Philip Trembley is a percussionist and a composer. But ne’er the twain meet.
He is passionate about percussion because of its diversity, versatility and challenge. Percussion instruments — from timpani, tambourine and triangle to marimba and vibraphone — provide “a full spectrum of sound.” A percussion performance is as exciting to hear as it is to watch.
“You have to practice 10 times more because of the different instruments and their respective techniques,” says Trembley, a fourth-year music major who came to UMaine from Newport, Vt., to study with percussionist and Professor of Music Stuart Marrs. “I spend time learning to play rather than composing for it.”
When it’s mood and emotion he wants to evoke, Trembley prefers to compose for other instruments.
“It’s hard to get emotions out through percussion instruments,” Trembley says. “It’s always good to walk out of a concert hall having heard a piece that sounds cool, but it’s a whole other thing to hear a work that moves you to tears or makes you think. That’s the kind of music I’m drawn to personally and what influences my compositional style.”
Trembley, whose influences include composers such as Philip Glass, Rachmaninoff, James Horner and Ihsahn, who founded the Norwegian black metal band Emperor, writes most in the 20th-century contemporary classical genre, but also actively performs and composes within the underground rock and metal genres.
“My compositions tend to be on the darker side,” Trembley admits. “I’m more attracted to darker sounds, which is why in percussion I’m drawn to timpani the most. If you hear one of my pieces, chances are you’ll hear it in a minor as opposed to a major key.”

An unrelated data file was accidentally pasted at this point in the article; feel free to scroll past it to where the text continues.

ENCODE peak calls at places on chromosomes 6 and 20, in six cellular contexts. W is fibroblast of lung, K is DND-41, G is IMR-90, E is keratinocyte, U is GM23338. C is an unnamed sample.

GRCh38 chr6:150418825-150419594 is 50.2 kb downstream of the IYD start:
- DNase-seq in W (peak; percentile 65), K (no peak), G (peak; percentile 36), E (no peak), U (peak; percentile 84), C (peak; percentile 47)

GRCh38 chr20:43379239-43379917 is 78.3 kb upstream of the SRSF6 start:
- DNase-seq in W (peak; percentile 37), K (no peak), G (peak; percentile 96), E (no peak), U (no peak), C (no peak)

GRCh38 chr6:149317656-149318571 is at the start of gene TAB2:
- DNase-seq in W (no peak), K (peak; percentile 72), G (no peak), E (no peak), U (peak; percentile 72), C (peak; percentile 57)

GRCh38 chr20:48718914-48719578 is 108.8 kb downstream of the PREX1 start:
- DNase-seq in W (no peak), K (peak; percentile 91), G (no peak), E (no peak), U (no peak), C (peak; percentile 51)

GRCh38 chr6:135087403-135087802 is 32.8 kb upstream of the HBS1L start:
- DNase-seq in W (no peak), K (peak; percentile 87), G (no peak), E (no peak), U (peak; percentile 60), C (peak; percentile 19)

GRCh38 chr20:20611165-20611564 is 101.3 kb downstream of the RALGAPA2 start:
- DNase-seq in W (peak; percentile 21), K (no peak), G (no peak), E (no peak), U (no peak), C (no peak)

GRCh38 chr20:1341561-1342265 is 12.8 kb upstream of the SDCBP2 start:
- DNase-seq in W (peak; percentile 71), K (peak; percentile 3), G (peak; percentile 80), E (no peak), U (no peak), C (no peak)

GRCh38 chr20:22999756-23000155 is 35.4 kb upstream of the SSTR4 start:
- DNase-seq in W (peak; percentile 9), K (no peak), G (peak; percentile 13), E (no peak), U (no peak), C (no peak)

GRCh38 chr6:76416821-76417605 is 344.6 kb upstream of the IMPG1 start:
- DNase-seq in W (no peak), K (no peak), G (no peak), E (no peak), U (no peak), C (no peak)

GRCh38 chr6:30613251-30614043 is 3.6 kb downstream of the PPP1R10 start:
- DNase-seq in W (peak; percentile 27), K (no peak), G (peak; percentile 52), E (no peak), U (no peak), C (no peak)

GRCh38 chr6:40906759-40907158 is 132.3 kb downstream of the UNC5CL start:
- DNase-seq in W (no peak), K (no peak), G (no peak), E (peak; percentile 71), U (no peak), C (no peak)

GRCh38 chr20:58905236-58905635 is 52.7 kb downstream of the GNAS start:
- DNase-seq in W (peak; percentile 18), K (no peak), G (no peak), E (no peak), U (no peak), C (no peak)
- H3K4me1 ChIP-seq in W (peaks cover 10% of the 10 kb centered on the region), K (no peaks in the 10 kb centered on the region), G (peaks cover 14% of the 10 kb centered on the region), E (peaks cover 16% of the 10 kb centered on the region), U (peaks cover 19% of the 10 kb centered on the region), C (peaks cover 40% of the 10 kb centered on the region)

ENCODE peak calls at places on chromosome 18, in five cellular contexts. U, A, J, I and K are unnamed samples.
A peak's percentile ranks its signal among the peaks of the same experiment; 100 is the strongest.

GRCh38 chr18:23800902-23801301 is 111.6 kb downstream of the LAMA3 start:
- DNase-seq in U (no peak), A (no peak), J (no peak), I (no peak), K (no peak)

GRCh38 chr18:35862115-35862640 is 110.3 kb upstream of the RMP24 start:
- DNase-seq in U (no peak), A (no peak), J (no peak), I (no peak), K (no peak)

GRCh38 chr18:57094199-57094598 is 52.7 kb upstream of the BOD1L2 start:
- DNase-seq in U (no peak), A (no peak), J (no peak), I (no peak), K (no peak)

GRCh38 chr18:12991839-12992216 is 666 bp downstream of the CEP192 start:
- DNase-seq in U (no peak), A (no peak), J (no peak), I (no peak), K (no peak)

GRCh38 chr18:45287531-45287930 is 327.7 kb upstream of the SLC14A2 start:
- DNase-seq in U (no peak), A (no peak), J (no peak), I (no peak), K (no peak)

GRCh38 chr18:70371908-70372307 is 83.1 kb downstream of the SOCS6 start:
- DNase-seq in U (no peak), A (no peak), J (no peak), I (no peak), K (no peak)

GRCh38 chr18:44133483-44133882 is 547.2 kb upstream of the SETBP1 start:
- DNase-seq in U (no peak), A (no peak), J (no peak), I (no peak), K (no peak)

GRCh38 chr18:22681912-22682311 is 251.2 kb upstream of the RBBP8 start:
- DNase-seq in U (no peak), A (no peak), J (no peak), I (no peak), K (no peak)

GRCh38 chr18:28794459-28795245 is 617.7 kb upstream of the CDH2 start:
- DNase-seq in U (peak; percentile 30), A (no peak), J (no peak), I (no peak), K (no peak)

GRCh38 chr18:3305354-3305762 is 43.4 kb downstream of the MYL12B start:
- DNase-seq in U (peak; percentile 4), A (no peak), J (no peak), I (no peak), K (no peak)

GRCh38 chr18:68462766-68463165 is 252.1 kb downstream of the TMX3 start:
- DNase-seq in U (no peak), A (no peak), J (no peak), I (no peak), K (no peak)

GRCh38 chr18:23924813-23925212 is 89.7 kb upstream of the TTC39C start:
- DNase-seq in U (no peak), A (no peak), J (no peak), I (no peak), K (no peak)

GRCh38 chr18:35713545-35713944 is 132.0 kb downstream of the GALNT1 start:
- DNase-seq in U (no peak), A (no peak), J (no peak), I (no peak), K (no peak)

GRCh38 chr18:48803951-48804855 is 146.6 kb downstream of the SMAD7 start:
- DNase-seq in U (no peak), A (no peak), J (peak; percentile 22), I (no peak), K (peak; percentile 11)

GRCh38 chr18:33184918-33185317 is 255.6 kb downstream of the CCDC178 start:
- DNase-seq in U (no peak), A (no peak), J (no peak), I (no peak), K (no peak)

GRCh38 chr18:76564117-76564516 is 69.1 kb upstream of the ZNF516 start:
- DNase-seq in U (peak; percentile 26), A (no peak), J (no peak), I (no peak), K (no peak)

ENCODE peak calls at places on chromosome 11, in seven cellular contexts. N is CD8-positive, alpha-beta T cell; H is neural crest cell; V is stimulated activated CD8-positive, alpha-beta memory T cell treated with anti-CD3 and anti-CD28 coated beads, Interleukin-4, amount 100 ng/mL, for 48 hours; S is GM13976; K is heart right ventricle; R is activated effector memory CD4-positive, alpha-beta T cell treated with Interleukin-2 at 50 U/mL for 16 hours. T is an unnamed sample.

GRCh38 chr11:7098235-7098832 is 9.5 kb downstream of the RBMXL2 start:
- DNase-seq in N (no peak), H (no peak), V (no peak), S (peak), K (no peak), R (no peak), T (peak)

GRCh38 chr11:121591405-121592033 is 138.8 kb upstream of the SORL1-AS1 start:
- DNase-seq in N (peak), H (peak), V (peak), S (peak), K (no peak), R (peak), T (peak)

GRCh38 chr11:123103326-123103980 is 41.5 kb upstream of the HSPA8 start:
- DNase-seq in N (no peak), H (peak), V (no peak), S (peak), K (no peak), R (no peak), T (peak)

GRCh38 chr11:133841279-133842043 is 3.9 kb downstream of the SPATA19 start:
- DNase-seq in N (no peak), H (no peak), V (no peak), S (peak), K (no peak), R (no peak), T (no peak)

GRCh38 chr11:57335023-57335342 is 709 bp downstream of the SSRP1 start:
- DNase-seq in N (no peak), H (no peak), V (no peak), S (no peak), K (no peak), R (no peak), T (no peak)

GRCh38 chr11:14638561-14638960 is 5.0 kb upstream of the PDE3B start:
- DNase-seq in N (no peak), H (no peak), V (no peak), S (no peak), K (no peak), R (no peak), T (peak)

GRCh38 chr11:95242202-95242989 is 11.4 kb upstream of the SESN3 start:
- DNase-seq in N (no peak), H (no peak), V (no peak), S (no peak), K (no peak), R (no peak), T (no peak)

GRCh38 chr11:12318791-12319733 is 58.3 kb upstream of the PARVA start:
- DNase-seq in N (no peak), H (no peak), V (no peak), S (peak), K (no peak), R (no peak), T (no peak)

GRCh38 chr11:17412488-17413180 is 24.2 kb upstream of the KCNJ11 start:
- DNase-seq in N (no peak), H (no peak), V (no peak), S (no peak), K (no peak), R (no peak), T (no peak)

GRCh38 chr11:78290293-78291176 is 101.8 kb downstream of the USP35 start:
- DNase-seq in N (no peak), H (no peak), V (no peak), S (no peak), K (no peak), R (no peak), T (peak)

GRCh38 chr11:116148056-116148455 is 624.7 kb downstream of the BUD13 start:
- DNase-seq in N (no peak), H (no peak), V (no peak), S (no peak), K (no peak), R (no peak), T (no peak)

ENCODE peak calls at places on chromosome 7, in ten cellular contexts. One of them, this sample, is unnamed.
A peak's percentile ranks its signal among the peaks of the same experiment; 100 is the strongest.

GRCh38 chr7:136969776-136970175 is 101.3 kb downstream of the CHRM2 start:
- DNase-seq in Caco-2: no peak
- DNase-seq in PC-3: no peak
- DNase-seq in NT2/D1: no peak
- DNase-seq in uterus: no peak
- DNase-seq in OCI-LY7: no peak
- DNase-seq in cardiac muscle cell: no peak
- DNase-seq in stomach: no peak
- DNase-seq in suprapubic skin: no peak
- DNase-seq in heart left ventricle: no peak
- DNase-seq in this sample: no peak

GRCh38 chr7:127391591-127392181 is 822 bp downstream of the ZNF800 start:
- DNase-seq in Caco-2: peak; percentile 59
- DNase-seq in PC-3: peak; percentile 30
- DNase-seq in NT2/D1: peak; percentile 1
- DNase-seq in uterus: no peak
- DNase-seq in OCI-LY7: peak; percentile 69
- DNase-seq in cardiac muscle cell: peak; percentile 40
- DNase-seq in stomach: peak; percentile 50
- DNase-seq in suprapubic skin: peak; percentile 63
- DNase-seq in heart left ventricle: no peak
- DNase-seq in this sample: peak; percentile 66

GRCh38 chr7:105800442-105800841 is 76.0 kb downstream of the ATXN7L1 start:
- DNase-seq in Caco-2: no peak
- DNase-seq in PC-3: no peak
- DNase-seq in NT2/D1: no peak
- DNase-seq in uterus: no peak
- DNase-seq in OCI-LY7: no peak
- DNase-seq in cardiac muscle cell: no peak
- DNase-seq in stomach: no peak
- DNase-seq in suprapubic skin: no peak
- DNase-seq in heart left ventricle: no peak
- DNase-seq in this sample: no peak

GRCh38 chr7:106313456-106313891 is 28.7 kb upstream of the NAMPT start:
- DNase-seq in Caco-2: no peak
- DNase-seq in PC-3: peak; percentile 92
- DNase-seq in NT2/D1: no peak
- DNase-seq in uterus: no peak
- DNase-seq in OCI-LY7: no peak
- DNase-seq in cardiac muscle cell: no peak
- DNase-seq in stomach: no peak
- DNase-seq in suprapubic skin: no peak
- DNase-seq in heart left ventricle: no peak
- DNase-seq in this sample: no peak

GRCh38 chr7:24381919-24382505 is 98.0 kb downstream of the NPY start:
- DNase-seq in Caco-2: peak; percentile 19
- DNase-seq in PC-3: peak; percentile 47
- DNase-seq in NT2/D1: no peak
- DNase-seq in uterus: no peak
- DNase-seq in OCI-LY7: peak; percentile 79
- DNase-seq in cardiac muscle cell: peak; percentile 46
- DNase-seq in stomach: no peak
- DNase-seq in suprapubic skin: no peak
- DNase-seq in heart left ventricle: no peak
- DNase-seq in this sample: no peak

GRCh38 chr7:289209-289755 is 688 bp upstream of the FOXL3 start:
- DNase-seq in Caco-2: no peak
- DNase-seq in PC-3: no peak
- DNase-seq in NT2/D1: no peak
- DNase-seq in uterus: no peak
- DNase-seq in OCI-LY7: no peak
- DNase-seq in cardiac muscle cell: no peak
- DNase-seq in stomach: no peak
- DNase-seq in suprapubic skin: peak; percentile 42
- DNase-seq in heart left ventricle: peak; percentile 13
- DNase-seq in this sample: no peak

For Trembley, composing often begins by making two decisions: the mood to convey and instruments to use.
“I like to play the melody in my head, starting on piano. Then I switch through brass and woodwind and strings, hearing what strikes me as the best sound for this particular melody. The best part is I can do this while driving or walking to class.”
The piano was the instrument that started Trembley in music. When he was 7, his mother suggested piano lessons as “an important part of growing up.”
“I didn’t agree then, but I do now,” he says.
From piano, Trembley moved to the saxophone and other instruments. But at 12, he informed his parents he wanted to be a drummer.
Then as a high school junior, Trembley took a course in the use of Musical Instrument Digital Interface (MIDI) and wrote his first compositions. In Terrorem for string quartet was performed in Vermont as part of the MIDI project. One of his favorite compositions is a work for brass quintet called The Alarum, depicting the heat of battle.
When he graduates next year, Trembley plans to attend graduate school to pursue his other passion — digital recording. His goal is a career that would allow him to be a freelance performer, composer and recording engineer.
“I’m particularly interested in the technology behind recording. It’s great as a composer to come up with an idea, record it and be able to change this or that. It’s all connected.”